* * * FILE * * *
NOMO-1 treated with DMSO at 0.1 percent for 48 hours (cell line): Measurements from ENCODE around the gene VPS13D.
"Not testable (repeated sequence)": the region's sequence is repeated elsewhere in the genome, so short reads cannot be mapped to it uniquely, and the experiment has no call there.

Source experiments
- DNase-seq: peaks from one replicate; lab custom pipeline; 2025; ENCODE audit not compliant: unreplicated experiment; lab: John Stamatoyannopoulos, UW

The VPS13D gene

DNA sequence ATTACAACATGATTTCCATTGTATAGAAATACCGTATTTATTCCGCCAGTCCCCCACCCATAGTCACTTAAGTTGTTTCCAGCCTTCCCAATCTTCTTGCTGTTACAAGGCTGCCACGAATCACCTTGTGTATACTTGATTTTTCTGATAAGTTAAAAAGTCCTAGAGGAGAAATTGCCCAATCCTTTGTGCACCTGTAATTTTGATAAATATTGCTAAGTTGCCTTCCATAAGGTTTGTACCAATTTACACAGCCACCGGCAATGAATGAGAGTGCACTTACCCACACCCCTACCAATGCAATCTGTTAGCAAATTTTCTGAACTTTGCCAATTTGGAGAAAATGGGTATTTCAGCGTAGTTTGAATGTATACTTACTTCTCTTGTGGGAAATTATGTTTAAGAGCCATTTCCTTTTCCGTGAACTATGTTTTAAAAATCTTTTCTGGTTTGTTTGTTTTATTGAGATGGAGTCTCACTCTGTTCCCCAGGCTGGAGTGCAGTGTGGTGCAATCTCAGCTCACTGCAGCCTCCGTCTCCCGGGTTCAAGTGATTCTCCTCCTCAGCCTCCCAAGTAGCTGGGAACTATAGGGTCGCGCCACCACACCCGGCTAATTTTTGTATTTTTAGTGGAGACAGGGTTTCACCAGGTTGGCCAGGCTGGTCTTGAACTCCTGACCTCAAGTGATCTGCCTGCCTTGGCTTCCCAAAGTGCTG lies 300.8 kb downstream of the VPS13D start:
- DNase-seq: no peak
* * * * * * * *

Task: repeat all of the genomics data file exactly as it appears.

NOMO-1 treated with DMSO at 0.1 percent for 48 hours (cell line): Measurements from ENCODE around the gene VPS13D.
"Not testable (repeated sequence)": the region's sequence is repeated elsewhere in the genome, so short reads cannot be mapped to it uniquely, and the experiment has no call there.

Source experiments
- DNase-seq: peaks from one replicate; lab custom pipeline; 2025; ENCODE audit not compliant: unreplicated experiment; lab: John Stamatoyannopoulos, UW

The VPS13D gene

DNA sequence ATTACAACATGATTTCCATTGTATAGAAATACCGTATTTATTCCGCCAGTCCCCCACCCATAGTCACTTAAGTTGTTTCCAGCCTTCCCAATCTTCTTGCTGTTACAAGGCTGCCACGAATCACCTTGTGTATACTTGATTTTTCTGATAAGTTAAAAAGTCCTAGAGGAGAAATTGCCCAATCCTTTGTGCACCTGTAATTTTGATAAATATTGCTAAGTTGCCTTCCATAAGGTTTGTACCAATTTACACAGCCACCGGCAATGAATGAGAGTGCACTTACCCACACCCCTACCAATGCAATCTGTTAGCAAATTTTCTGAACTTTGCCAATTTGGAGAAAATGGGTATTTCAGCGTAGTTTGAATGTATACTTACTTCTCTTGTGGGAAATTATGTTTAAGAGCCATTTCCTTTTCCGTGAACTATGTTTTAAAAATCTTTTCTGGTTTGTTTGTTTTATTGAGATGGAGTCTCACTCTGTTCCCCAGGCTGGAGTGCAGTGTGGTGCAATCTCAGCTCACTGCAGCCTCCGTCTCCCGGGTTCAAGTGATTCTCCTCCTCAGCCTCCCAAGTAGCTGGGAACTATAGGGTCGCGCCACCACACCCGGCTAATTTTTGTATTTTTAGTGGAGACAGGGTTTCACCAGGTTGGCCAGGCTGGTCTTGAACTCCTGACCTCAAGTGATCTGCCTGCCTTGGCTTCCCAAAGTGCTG lies 300.8 kb downstream of the VPS13D start:
- DNase-seq: no peak